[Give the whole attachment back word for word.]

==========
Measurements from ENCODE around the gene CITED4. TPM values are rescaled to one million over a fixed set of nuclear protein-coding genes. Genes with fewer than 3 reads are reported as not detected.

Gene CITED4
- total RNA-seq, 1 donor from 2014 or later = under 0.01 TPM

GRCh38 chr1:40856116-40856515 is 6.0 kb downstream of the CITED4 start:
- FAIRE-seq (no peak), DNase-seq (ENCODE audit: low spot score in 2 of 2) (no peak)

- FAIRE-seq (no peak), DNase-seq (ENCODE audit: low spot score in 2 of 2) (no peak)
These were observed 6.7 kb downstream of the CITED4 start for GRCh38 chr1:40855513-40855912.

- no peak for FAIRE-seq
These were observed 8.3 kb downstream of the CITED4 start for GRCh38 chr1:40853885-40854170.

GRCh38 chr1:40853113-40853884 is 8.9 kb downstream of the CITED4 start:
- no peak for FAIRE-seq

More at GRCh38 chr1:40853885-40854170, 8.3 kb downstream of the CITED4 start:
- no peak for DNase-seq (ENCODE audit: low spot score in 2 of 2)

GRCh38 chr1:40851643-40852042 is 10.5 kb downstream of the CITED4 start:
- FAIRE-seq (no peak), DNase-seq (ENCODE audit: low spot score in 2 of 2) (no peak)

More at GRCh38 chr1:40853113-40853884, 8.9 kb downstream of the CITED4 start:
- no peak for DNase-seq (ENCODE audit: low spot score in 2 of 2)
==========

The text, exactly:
Measurements from ENCODE around the gene CITED4. TPM values are rescaled to one million over a fixed set of nuclear protein-coding genes. Genes with fewer than 3 reads are reported as not detected.

Gene CITED4
- total RNA-seq, 1 donor from 2014 or later = under 0.01 TPM

GRCh38 chr1:40856116-40856515 is 6.0 kb downstream of the CITED4 start:
- FAIRE-seq (no peak), DNase-seq (ENCODE audit: low spot score in 2 of 2) (no peak)

- FAIRE-seq (no peak), DNase-seq (ENCODE audit: low spot score in 2 of 2) (no peak)
These were observed 6.7 kb downstream of the CITED4 start for GRCh38 chr1:40855513-40855912.

- no peak for FAIRE-seq
These were observed 8.3 kb downstream of the CITED4 start for GRCh38 chr1:40853885-40854170.

GRCh38 chr1:40853113-40853884 is 8.9 kb downstream of the CITED4 start:
- no peak for FAIRE-seq

More at GRCh38 chr1:40853885-40854170, 8.3 kb downstream of the CITED4 start:
- no peak for DNase-seq (ENCODE audit: low spot score in 2 of 2)

GRCh38 chr1:40851643-40852042 is 10.5 kb downstream of the CITED4 start:
- FAIRE-seq (no peak), DNase-seq (ENCODE audit: low spot score in 2 of 2) (no peak)

More at GRCh38 chr1:40853113-40853884, 8.9 kb downstream of the CITED4 start:
- no peak for DNase-seq (ENCODE audit: low spot score in 2 of 2)